The Role of Pakistani Ports in Balancing Trade

Balance of trade means the proportion between the volume of imports and exports. If the volumes are not equal, the trade is called “imbalanced trade”. If expenditure on imports is more than the profit earned from exports is called a “trade deficit”.

Pakistan’s economy is based on the production and export of raw materials. We import expensive finished products. We have trade links with European countries, like the UK, Germany, France, Norway, Sweden, and Belgium, etc. The balance of this trade is negative for us because we earn less foreign exchange from our exports but pay more for imports. Our other trade partners are East European countries, Greece, Hungry, Poland, Romania, etc. Our trade balance with them is positive because we export more goods than we import from them.

We have trade relations with Middle-East countries as well. We import petroleum and dates from them and export agricultural commodities, arms, garments, carpets, etc. to them. Here the balance of trade is in our favor. It means, our exports value is more than the imports value from those countries. We also have trade relations with Asian countries, like China, Russia, Indonesia, Malaysia, Singapore, Sri Lanka, Bangladesh, and North American countries, like USA and Canada. Here we face a trade deficit.

Our overall foreign trade is imbalanced. Every year we have a trade deficit in our budget. In order to bridge this gap, taxes are increased and foreign loans are obtained. Remittances from overseas Pakistanis also help a lot in compensating our foreign trade deficit. It means, in the export trade of Pakistan the share of manpower export is significant.


A place where ships are anchored and heavy goods are loaded or unloaded is called sea port. A few years back ships were mostly used for passenger movement, like Hajj travels, but now due to an increase in air traffic, voyages by ships have almost come to an end. Yet in rich countries luxurious fairies are used for excursion trips.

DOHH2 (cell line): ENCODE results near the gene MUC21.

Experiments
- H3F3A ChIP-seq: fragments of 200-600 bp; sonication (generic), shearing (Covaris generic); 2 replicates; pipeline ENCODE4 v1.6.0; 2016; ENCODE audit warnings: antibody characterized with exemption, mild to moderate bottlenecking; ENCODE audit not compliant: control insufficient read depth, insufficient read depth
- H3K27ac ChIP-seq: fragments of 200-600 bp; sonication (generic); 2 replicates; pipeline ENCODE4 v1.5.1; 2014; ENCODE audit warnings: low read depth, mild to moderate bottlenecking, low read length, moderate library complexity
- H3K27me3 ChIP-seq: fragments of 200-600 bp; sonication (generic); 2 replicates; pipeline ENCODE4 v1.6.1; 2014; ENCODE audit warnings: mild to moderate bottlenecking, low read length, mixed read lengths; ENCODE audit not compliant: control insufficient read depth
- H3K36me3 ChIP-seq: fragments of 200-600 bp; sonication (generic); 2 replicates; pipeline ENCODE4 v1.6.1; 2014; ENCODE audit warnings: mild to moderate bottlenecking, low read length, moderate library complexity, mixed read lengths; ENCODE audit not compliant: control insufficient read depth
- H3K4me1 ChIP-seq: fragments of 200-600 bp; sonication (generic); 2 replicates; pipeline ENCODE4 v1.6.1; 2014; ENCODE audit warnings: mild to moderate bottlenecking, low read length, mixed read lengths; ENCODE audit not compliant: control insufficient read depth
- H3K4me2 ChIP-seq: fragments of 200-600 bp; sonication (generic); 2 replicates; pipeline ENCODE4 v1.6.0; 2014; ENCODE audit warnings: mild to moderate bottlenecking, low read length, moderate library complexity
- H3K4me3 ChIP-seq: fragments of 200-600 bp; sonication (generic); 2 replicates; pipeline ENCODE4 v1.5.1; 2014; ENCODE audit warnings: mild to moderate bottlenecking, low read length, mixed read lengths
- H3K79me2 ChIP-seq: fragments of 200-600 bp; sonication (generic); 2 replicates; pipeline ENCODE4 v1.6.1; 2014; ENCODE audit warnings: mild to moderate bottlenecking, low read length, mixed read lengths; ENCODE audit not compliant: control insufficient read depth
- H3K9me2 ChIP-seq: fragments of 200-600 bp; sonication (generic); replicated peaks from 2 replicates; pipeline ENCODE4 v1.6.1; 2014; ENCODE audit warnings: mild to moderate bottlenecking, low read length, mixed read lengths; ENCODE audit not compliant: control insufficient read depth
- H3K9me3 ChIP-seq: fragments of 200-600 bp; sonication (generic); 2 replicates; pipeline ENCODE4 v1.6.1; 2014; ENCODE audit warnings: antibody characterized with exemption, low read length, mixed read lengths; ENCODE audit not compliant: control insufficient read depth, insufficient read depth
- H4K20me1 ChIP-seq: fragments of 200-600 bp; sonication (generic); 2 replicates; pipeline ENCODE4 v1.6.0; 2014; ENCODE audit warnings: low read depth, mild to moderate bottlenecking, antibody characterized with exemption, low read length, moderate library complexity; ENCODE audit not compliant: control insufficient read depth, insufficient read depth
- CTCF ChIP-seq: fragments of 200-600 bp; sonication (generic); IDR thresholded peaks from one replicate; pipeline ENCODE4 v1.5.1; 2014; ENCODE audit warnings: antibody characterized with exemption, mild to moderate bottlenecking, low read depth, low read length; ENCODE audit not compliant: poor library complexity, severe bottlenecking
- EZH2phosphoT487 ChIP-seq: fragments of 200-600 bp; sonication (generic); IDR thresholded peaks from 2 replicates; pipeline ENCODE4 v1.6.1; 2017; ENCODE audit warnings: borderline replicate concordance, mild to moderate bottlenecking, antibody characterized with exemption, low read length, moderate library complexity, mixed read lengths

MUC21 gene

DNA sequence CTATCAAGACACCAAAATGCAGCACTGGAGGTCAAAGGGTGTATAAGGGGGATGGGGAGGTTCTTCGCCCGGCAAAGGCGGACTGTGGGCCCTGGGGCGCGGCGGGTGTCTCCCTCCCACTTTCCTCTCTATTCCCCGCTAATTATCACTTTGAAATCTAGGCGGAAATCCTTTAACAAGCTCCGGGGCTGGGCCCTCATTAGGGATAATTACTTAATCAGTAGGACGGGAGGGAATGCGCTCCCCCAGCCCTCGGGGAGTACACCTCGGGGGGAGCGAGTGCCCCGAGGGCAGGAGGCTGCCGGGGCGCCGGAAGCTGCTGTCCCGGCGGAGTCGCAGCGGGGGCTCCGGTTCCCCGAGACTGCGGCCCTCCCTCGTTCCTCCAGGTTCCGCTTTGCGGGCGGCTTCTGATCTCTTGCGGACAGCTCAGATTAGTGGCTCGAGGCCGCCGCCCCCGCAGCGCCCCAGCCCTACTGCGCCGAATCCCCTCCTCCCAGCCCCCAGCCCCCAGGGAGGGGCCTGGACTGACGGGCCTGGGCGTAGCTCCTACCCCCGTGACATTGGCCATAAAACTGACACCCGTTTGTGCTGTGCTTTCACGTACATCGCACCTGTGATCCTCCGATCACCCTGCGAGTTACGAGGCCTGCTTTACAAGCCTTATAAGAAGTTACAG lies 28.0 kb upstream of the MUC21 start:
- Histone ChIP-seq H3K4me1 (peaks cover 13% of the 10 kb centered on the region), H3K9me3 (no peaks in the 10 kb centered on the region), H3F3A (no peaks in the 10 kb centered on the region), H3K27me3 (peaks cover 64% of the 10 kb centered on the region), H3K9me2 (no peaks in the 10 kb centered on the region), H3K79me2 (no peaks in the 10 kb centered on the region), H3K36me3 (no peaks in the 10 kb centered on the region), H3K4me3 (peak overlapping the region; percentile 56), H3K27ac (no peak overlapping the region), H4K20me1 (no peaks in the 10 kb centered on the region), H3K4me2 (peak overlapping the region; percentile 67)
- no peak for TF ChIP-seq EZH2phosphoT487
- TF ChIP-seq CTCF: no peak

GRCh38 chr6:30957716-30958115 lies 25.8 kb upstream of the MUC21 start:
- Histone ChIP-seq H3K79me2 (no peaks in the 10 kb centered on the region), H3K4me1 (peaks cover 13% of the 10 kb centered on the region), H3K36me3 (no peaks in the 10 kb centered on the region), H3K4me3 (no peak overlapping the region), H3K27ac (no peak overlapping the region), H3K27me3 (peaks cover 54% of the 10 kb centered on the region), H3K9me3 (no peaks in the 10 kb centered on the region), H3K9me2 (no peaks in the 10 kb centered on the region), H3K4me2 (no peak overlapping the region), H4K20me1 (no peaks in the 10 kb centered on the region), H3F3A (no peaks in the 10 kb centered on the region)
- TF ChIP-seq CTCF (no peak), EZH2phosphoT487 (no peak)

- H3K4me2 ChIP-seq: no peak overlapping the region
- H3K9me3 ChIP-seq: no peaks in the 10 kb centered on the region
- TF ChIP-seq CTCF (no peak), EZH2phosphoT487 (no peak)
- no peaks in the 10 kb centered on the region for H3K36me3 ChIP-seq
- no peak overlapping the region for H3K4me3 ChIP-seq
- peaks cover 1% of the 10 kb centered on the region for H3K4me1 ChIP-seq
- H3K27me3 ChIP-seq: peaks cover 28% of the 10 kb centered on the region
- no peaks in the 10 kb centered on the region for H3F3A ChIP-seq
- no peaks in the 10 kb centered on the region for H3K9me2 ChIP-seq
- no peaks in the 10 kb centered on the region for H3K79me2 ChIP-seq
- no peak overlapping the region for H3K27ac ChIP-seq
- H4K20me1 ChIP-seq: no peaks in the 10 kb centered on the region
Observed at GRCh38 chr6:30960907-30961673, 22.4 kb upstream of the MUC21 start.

Pakistan has three major seaports:

i. Kimari (Karachi)

Kimari is a natural seaport of Karachi. All the required facilities for anchoring all types of ships are present here. During 1947-48, this port tackled imports and exports of three and a half million tonnes. This quantity increased to 26 million tonnes in 2017-18.

ii. Port Bin Qasim

The place on the seashore where seawater is projected long into land in the form of a narrow strip is called a “Creek”. Port Bin Qasim is constructed on “Gharo Creek” about 20km in southeast of Karachi. This was constructed in 1980 with the main objective of meeting the needs of Pakistan Steel Mills, Karachi. To exploit the full potential of Port Bin Qasim, an industrial estate has been established nearby where a great number of factories of textile, chemicals, cement, leather, and leather goods have been set up.

iii. Gawadar

This port is constructed at Gwadar on the Balochistan coast. It holds immense importance due to its strategic location. Its construction was started in 2001 with the collaboration of China and has been in operation since 2009. According to its master plan, its total area would finally reach to acres.

On 20th April 2015, the Chinese President, during his visit to Islamabad, announced the China-Pakistan Economic Corridor (CPEC) Project and signed several agreements of investment worth 46.5 billion dollars. According to the CPEC Project, the Chinese city of Kashghar will be linked to Gwadar by a highway and railway till the year 2030. This project will make Pakistan one of the world’s most important and prosperous countries in the fields of economy, defense, and trade routes.

Dry Ports

There are six dry ports in Pakistan, which are run by Pakistan Railway. The first dry port of the country was established in 1973 at Mughalpura Railway Station, Lahore. After that, other dry ports were established at Karachi, Quetta, Peshawar, Multan and Rawalpindi.

Import goods from foreign countries are received at the Karachi Port. From there these are picked up by Pakistan railway and transported to the dry ports. From the dry ports, the importers collect their respective shipments.

The dry ports serve as a great facility for the import-export businessmen of the country. Prior to their establishment, they would deliver export items to the Karachi Port and collect the imports from the same. Now, they can handle their imports and exports through dry ports located in any of the above-mentioned cities.

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